If we reflect on the history of Buddhism, we should be able to acknowledge as an anomaly the present yawning chasm to be seen between North American / Japanese academic scholarship that deals with Zen/Chan and the corresponding practice community. We have on one hand a religious tradition that has, due to a combination of its own rhetorical choices and various historical turns, become largely bereft of the ongoing production of significant scholarship concerning its own history and doctrine (...) (leaving aside for the moment the case of Korea). This is juxtaposed with an academic scholarly tradition, generated from its own radically different historical roots that has a historical-philological orientation that ends up being almost completely disconnected from the concerns of the practitioner within the tradition, be she/he a monastic or lay adherent. What is further interesting about this situation is the extent to which it has, despite its peculiarity, come to be taken for granted as normative—at least within Western and Japanese scholarship. (shrink)
Courtesy seems to be an essential part of budō , the Japanese martial ways. Yet there is no prima facie relationship between fighting and courtesy. Indeed, we might think that violence and aggression are antithetical to etiquette and care. By situating budō within the three great Japanese traditions of Shintō, Confucianism, and Zen Buddhism, this article reveals the intimate relationship between courtesy and the martialarts. It suggests that courtesy cultivates, and is cultivated by, purity of (...) work and deed, mutually beneficial cooperation, and loving brutality. These individual and social virtues are not only complementary but also essential to budō. (shrink)
While there has been a surge in scholarship on Imperial Way Buddhism (kōdō Bukkyō) in the past several decades, little attention has been paid, particularly in Western scholarship, to the life and work of Ichikawa Hakugen (1902–1986), the most prominent and sophisticated postwar critic of the role of Buddhism, and particularly Zen, in modern Japanese militarism. By way of a thorough and critical investigation of Ichikawa’s critique, Imperial-Way Zen: Ichikawa Hakugen’s Critique and Lingering Questions for Buddhist Ethics by (...) Christopher Ives seeks to provide answers to a number of important questions regarding Zen ethics in the context of modern Japan. Particularly fruitful is Ives’ discussion, in chapter 7, of the .. (shrink)
In heidegger's philosophy, Getting back to the ground of metaphysics--Transcending metaphysics--Entails a transcendence of the ordinary function of human consciousness. Zen's transcendence however--Especially with regard to subject-Object duality--Is much more radical than heidegger's. Even the late heidegger, Heidegger iii, Presents his "ereignis" as a third, Appropriating ontological link, Existing beyond being and nonbeing. But in zen this would be classified as "relative" "sunyata", Not "absolute" "sunyata", Which is neither relative nor relational but paradoxical to the extent that it does not (...) even have itself. And in view of heidegger's concern--Obsession--With dread, His "homecoming" itself is questionable. Zen would say that heidegger's difficulty, Right to the end, Was that he was still thinking metaphysically, Despite his effort otherwise; moreover, That his thinking was never genuinely transmetaphysical but at best quasi-Metaphysical. (shrink)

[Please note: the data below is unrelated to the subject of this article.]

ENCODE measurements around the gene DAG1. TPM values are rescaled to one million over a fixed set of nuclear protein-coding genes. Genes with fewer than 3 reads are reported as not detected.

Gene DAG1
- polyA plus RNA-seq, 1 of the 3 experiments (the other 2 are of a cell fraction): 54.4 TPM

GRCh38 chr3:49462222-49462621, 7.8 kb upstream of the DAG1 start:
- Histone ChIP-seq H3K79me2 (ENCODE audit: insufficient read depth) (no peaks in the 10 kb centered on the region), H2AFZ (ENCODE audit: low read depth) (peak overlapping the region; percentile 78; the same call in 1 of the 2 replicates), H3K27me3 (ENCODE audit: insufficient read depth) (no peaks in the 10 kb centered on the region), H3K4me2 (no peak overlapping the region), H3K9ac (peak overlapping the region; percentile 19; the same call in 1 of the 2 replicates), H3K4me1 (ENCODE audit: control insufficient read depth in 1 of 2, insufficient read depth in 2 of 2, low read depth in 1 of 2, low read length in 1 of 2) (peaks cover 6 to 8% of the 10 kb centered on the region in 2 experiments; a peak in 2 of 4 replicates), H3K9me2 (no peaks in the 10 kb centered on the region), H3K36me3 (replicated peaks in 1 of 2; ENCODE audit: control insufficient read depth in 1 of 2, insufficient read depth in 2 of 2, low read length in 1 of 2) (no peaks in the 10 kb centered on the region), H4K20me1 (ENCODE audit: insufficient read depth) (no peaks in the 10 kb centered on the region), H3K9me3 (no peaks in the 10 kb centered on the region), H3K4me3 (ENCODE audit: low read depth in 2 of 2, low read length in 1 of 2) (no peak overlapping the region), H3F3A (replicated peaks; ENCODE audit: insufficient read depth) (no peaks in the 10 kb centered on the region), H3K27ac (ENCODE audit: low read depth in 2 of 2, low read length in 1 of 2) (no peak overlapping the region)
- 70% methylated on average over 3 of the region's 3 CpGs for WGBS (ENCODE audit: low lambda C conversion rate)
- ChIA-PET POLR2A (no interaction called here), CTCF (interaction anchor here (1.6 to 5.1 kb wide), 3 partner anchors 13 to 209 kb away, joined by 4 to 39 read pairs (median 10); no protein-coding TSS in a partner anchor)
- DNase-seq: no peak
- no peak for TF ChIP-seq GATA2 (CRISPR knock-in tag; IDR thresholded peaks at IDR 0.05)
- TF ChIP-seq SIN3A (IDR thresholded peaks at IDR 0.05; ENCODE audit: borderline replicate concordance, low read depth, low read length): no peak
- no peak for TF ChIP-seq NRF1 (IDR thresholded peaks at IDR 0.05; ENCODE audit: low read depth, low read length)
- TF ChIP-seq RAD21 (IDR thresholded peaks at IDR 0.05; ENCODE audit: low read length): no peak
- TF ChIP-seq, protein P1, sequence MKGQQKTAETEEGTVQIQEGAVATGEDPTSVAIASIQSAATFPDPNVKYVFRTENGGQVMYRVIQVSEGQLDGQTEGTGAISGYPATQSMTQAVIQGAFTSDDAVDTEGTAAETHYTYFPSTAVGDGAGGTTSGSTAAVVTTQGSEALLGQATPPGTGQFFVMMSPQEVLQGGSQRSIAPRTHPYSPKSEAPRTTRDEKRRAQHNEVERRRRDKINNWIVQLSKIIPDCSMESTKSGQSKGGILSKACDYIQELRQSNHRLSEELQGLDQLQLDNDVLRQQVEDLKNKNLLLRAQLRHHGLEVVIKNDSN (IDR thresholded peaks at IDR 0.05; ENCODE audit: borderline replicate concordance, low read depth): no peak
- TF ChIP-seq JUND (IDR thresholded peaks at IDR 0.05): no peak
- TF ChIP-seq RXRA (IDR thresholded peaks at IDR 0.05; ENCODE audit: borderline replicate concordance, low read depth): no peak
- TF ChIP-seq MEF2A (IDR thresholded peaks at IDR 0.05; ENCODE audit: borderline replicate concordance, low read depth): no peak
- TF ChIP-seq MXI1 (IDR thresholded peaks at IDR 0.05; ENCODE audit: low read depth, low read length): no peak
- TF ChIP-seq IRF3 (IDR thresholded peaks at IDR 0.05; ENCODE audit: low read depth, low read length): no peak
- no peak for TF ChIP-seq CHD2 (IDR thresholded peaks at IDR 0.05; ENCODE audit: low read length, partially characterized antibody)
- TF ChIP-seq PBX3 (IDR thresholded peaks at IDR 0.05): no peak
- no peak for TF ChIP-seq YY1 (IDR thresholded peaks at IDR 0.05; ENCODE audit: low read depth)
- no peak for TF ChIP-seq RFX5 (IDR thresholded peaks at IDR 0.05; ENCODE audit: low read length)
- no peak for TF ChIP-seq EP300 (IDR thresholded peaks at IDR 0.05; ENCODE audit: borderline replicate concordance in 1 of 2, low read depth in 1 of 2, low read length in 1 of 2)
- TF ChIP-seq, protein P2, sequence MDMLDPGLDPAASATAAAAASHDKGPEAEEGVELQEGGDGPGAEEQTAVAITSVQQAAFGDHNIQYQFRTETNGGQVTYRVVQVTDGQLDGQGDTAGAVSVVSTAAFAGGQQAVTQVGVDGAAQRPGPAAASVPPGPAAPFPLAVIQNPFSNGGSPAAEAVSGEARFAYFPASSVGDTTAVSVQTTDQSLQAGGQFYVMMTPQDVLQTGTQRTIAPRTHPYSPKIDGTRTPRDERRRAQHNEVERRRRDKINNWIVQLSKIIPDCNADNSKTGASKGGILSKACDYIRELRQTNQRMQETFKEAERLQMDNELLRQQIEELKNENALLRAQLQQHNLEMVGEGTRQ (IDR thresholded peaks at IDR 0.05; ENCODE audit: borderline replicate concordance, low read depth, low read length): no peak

It is a perennial theme in the literature on environmental ethics that the exploitation of the environment is the result of a blindness to (or perhaps a refusal to recognize) the intrinsic value of natural beings. The general story here is that Western traditions of thought have tended to accord natural beings value only to the extent that they prove useful to humans, that they have tended to see nature as only instrumentally valuable. By contrast, it is said that a (...) new, environmentally friendly understanding of the world would value nature 'for its own sake', would conceive natural beings as having intrinsic value. In the light of such an understanding, the oak tree, for instance, would be seen not merely as a source of timber or shade or as a decoration for the front lawn, but as valuable 'in itself', as having an intrinsic value that ought to be respected (see further, O'Neill 1993, chapter 2). (shrink)